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Wake Up Everybody

By Isaac Adlerstein '21, Staff Writer

· Isaac Adlerstein

It’s 5:00am and my alarm rings. Instead of crystals, radar, or some other default iPhone alarm sound, I wake up to one of the greatest songs ever written: Wake Up Everybody, by Harold Melvin and the Blue Notes.

 

“Wake up everybody no more sleepin' in bed…No more backward thinkin' time for thinkin' ahead…The world has changed so very much, from what it used to be…There is so much hatred war an' poverty.” The song was written in 1975, but could have just as easily been written today.

 

Racism is still alive. Hate crimes are on the rise. Gun control is out of control. Tens of millions of Americans live in poverty. There is war in Syria, Afghanistan, and Yemen. Terrorism is commonplace. The national debt is approaching $22 trillion. Hurricanes, tornados, and forest fires are becoming more severe and more common. Murder, theft, and rape still happen. Two million Americans are behind bars. And America is seemingly more divided than ever before.

 

When these are the only things that we see on the news, it is easy to think that the sky is falling, and to think that things were better yesterday. But the past always looks better when the present is so imperfect—for yesterday’s tomorrow has come, but today’s may not. Despite this sense of dread and melancholy that we all inevitably fall into at one point or another over the course of our lives, it is important to keep things in perspective and recognize how far we have come.

 

Imagine for a moment that you could choose to be alive in any era in American history, but that your race, religion, gender, health, wealth, and place of birth would be randomized. What era would you choose? Unless you are a gambler, masochist, or fool, you would choose the present.

 

Not long ago were slavery and Jim Crow reality. Not long ago did Civil War pit American against American and claim 600,000 lives. Not long ago were women unable to vote. Not long ago were 80 million killed in WWII. Not long ago were Japanese Americans placed in internment camps. Not long ago was brute force the only way to settle disputes. Not long ago did same-sex couples not have the right to marry. Not long ago was the world on the brink of nuclear war. Not long ago did it take months to travel across continents. Not long ago did it take weeks to send a message. Not long ago was the world lit by candles and flames. Not long ago was literacy a rarity. Not long ago was life expectancy in the forties.

 

Not long ago did those who came before us hope that the world and this country would be where we are today.

 

Progress is not given; it is earned. It may sometimes feel like we have taken two steps forward, and then a step back. But we must remember to keep things in perspective. We will step forward again. As John F. Kennedy once said: “Change is the law of life, and those who look only to the past or the present are certain to miss the future.”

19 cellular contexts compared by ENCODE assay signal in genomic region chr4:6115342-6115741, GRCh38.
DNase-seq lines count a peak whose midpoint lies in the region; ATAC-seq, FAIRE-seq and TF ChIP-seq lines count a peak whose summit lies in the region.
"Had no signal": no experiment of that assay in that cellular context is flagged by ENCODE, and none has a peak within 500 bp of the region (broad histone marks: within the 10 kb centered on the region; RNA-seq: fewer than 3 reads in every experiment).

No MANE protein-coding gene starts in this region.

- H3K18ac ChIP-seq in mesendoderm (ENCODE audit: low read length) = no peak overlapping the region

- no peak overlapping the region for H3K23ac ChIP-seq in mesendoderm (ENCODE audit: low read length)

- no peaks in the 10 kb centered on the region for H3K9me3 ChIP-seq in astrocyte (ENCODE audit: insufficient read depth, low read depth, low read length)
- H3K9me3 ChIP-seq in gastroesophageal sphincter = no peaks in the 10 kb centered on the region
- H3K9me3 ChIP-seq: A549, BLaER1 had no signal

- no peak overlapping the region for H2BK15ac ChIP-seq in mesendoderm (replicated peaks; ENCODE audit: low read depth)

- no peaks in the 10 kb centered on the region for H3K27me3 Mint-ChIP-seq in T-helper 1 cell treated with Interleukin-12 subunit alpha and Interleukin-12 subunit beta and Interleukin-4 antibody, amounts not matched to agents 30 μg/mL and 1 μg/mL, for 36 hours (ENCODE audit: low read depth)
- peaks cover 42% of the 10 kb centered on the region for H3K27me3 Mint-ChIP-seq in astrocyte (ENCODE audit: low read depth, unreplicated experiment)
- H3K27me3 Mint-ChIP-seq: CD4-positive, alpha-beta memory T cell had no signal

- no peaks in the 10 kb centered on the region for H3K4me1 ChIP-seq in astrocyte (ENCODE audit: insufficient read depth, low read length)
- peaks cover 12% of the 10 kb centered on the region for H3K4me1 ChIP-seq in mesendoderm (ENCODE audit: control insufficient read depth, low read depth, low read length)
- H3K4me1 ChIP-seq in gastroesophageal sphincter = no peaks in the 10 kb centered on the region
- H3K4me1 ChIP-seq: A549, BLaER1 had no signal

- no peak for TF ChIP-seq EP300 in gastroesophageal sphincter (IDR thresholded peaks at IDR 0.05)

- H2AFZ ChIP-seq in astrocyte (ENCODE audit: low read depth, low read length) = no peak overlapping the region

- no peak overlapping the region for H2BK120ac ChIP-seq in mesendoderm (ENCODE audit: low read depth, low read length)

Despite the emerging and evolving threats and challenges that change brings, one thing must always remain constant if we are not to miss the future: we must carry and spread the light—being the change we want to see in the world—even in the face of tremendous darkness.

 

The greatest threat to America is neither climate change nor war. Rather, it is the risk of this nation once again becoming a house divided against itself. If we are to stand, we must recognize that regardless of whether we are Democrat or Republican, immigrant or native, rich, poor, or somewhere in the middle, we are all in this together. It should not take bombs dropping on Pearl Harbor or planes flying into the World Trade Center for us to understand that. To our enemies, we are all on the same team. Why then, should we forget that when we are dealing with one another other?

 

For each hate crime, for each act of political violence, and for each time Americans are afraid of one another, this country diverges further from the ideal that it is supposed to stand for: that regardless of what you look like, where you come from, what god you do or do not pray to, or who you voted for in the last election, you are entitled to the rights of life, liberty, and the pursuit of happiness.

 

Just because someone holds different political beliefs than you does not mean that they are evil—nor does it mean that you should dismiss or avoid talking with them. Doing so just maintains and widens the divide. Instead, we must seek out ways to work together and see how we are more similar than we are different.

 

The military does an excellent job of doing this. It brings together people of all different backgrounds and origins—people who likely would otherwise never cross paths with one another other—and develops friendships, teamwork, and common goals. On the battlefield, it does not matter whether or not you and the person next to you see eye to eye on immigration policy or abortion—you will be there for one another regardless.

 

That is the kind of ethic we need in public and in private life. We need to recognize that the only way we can continue on the path of progress is to work together—even if it means making compromises and admitting that one is wrong when necessary. Doing so starts at the individual level. We must choose to embrace and understand, not fear and demonize.

 

There will be bumps in the road, but we must remember not to lose hope, for the only way anything is ever done in this world is through hope. As Martin Luther King Jr. once said: “Darkness cannot drive out darkness: only light can do that. Hate cannot drive out hate: only love can do that.”

 

Wake up everybody: “The world won't get no better if we just let it be.”

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